31 January 2010

my u-grads r teh awesum

The point was to emphasize that when they read Geoffrey of Monmouth, they're reading a translation. I gave them a sentence with exceedingly literal, word-for-word translation written above each word:
Set et inclitus ille rex arturus letaliter vulneratus est qui illinc ad sananda vulnera sua in insulam avallonis evectus.
Their job was to be creative in producing translations for different audiences, from different speakers.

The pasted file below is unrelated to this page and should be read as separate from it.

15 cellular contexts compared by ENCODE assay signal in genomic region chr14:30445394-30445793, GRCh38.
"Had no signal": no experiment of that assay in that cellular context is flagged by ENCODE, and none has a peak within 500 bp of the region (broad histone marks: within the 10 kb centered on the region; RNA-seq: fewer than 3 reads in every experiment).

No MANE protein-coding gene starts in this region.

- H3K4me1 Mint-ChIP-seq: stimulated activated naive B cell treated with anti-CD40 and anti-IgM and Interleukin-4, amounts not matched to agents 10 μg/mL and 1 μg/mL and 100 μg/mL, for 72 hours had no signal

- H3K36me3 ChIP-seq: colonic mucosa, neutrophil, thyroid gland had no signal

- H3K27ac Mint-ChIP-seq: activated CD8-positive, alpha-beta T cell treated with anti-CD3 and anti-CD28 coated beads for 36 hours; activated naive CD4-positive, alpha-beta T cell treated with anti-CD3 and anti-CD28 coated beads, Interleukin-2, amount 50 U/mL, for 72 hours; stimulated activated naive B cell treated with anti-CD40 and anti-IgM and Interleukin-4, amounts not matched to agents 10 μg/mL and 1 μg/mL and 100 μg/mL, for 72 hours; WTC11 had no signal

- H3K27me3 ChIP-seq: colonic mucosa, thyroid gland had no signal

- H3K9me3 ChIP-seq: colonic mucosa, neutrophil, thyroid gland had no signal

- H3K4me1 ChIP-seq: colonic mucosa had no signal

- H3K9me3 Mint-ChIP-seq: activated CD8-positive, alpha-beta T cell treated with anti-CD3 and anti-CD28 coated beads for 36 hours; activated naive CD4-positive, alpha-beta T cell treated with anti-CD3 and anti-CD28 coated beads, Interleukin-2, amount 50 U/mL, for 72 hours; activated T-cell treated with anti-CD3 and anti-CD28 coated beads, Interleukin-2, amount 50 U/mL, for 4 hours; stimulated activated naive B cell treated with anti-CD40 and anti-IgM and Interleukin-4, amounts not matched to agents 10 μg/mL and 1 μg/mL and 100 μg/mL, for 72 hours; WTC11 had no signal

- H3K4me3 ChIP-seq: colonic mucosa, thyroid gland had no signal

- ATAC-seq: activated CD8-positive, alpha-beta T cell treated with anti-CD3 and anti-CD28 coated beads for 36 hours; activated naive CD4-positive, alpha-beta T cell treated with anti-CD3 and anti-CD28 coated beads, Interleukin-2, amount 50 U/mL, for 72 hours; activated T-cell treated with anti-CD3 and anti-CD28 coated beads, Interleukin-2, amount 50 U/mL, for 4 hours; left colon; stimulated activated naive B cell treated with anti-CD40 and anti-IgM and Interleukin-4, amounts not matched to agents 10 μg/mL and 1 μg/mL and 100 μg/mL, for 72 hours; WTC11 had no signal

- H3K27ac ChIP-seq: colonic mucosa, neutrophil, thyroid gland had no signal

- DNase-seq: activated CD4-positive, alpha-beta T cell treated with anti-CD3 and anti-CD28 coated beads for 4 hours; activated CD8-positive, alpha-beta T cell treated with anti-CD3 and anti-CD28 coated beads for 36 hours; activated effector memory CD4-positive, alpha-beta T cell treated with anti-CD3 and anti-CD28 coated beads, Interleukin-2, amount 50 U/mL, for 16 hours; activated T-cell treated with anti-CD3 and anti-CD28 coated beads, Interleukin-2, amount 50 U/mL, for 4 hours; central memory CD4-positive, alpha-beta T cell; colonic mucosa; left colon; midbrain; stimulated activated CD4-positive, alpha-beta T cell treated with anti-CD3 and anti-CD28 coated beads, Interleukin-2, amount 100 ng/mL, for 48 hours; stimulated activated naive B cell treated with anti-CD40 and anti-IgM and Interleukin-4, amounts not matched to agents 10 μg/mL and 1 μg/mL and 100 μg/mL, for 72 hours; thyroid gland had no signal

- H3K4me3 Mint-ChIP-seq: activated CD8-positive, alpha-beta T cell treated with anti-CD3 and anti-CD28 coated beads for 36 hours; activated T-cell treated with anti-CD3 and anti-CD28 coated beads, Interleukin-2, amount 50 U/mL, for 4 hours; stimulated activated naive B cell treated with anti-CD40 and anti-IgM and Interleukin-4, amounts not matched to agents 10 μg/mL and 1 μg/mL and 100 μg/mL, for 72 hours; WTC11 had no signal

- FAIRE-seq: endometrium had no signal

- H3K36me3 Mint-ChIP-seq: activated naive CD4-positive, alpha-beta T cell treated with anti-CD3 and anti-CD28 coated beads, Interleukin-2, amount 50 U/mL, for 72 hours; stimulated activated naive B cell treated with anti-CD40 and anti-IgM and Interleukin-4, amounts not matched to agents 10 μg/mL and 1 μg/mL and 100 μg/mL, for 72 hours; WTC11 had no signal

We have here the Hippy Arthur, the Text Arthur (or maybe LOLkings), and a highly skeptical writer who doesn't care for fairy tales.


Ink said...

LMAO @ "But Dude, Arthur fought 'The Man'"!

Moria said...

My favorite is "M33ts @ Avalen 4 (+) health."

I may steal this exercise, modified to accommodate teaching paraphrase. LOLShakespeare is not yet played out!

Dame Eleanor Hull said...

There was also a war story about Arturo Reyes, who took a mortar blast to the chest. They're a creative lot, this term.

Laura said...

Love it!!

Bardiac said...